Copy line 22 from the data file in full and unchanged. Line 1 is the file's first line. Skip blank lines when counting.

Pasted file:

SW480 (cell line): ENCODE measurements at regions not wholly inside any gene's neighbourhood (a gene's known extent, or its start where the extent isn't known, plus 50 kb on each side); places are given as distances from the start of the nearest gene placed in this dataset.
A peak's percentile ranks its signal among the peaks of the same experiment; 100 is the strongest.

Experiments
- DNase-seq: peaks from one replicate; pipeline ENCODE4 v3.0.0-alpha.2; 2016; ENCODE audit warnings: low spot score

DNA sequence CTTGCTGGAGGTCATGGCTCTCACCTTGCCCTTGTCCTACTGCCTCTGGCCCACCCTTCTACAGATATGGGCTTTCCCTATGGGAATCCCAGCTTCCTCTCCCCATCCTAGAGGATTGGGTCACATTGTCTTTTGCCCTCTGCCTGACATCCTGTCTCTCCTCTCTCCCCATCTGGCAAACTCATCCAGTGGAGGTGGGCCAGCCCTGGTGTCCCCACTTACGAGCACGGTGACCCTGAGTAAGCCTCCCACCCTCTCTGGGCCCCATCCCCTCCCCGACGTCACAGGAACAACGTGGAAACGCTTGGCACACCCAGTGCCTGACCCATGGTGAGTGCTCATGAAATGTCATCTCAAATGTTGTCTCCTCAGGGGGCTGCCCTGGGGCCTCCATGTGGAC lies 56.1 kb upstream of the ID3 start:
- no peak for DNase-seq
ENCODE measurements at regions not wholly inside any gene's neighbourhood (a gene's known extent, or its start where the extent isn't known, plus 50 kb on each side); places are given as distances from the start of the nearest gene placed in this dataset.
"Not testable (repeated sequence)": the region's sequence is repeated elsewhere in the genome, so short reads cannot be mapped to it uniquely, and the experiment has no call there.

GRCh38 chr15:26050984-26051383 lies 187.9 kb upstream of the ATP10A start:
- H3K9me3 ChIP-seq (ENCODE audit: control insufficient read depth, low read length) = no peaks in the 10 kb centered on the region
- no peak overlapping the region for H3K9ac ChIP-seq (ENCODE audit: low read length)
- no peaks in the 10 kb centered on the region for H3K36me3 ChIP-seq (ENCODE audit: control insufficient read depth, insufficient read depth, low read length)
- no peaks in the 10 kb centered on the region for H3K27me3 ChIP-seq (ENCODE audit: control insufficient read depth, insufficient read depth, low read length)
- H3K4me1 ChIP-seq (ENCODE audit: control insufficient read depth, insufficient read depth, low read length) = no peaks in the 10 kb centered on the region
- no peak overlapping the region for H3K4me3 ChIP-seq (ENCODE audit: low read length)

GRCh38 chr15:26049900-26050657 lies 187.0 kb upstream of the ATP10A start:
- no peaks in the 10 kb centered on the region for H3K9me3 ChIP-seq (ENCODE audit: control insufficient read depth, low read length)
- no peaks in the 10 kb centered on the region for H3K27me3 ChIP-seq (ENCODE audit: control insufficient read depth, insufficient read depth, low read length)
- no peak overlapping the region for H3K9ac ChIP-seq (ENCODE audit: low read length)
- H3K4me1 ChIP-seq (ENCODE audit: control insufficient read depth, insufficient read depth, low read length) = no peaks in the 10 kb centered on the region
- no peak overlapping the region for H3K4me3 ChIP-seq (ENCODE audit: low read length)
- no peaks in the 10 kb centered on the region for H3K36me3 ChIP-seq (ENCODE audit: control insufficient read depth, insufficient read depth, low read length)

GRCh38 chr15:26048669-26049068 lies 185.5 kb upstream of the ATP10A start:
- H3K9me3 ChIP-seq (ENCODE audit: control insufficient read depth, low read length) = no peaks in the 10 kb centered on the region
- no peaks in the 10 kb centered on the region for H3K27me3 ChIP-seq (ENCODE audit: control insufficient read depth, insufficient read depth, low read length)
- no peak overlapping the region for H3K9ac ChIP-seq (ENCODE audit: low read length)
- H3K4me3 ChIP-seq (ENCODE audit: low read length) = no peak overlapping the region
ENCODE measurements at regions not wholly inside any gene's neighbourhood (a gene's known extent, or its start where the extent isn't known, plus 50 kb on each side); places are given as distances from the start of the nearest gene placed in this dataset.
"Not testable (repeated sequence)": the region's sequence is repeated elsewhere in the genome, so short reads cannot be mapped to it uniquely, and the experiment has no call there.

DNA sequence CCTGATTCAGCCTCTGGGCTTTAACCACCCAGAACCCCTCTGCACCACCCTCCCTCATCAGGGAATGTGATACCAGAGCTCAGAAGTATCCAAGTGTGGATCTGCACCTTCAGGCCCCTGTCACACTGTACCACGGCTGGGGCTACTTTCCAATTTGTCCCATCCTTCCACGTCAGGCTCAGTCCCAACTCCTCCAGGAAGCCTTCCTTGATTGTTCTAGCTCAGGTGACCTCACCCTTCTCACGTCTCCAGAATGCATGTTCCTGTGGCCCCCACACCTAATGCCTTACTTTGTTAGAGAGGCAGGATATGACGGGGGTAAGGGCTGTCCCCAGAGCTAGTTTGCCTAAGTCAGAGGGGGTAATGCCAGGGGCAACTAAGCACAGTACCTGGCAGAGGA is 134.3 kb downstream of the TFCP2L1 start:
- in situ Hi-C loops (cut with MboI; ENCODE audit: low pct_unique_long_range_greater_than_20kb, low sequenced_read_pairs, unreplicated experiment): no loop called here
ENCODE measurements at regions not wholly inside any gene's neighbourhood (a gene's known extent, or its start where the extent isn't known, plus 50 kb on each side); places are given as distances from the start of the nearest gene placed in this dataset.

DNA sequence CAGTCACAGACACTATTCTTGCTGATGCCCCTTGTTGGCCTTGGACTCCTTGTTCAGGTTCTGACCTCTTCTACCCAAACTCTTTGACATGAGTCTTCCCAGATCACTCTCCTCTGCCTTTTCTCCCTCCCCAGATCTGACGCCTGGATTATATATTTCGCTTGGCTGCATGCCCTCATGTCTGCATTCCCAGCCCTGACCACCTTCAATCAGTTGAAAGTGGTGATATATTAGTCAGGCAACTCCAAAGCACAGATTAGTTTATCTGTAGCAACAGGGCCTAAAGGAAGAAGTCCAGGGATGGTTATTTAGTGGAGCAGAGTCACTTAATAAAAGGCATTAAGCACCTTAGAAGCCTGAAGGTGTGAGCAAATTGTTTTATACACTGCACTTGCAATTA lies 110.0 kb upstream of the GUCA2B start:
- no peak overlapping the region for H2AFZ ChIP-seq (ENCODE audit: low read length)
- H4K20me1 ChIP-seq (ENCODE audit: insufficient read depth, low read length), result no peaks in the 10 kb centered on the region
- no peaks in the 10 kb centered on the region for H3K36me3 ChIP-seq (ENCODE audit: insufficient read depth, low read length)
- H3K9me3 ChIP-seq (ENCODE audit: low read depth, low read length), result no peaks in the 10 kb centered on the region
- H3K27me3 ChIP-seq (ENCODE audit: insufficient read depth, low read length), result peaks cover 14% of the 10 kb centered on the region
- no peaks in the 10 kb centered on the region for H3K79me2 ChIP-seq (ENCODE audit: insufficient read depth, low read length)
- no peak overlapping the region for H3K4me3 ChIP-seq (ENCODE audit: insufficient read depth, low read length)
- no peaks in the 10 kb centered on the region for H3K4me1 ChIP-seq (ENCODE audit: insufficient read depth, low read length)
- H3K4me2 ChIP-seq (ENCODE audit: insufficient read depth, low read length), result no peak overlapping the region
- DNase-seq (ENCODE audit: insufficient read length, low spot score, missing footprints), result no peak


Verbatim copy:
- no peaks in the 10 kb centered on the region for H3K36me3 ChIP-seq (ENCODE audit: control insufficient read depth, insufficient read depth, low read length)